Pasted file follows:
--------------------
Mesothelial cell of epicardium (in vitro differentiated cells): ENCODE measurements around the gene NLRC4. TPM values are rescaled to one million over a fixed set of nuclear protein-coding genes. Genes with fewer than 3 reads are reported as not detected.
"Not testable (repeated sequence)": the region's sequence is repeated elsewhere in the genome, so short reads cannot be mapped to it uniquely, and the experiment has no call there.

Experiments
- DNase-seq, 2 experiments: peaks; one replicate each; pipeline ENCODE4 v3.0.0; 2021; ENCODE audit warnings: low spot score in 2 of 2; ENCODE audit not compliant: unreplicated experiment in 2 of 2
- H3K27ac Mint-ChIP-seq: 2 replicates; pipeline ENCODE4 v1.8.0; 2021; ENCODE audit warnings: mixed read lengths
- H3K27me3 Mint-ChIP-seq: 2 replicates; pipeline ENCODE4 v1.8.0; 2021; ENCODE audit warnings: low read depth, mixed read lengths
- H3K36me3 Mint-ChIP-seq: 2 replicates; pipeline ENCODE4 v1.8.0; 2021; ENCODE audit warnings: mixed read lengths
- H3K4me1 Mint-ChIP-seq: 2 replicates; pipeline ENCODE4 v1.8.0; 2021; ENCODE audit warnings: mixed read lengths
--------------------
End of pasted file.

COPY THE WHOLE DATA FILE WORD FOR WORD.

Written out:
Mesothelial cell of epicardium (in vitro differentiated cells): ENCODE measurements around the gene NLRC4. TPM values are rescaled to one million over a fixed set of nuclear protein-coding genes. Genes with fewer than 3 reads are reported as not detected.
"Not testable (repeated sequence)": the region's sequence is repeated elsewhere in the genome, so short reads cannot be mapped to it uniquely, and the experiment has no call there.

Experiments
- DNase-seq, 2 experiments: peaks; one replicate each; pipeline ENCODE4 v3.0.0; 2021; ENCODE audit warnings: low spot score in 2 of 2; ENCODE audit not compliant: unreplicated experiment in 2 of 2
- H3K27ac Mint-ChIP-seq: 2 replicates; pipeline ENCODE4 v1.8.0; 2021; ENCODE audit warnings: mixed read lengths
- H3K27me3 Mint-ChIP-seq: 2 replicates; pipeline ENCODE4 v1.8.0; 2021; ENCODE audit warnings: low read depth, mixed read lengths
- H3K36me3 Mint-ChIP-seq: 2 replicates; pipeline ENCODE4 v1.8.0; 2021; ENCODE audit warnings: mixed read lengths
- H3K4me1 Mint-ChIP-seq: 2 replicates; pipeline ENCODE4 v1.8.0; 2021; ENCODE audit warnings: mixed read lengths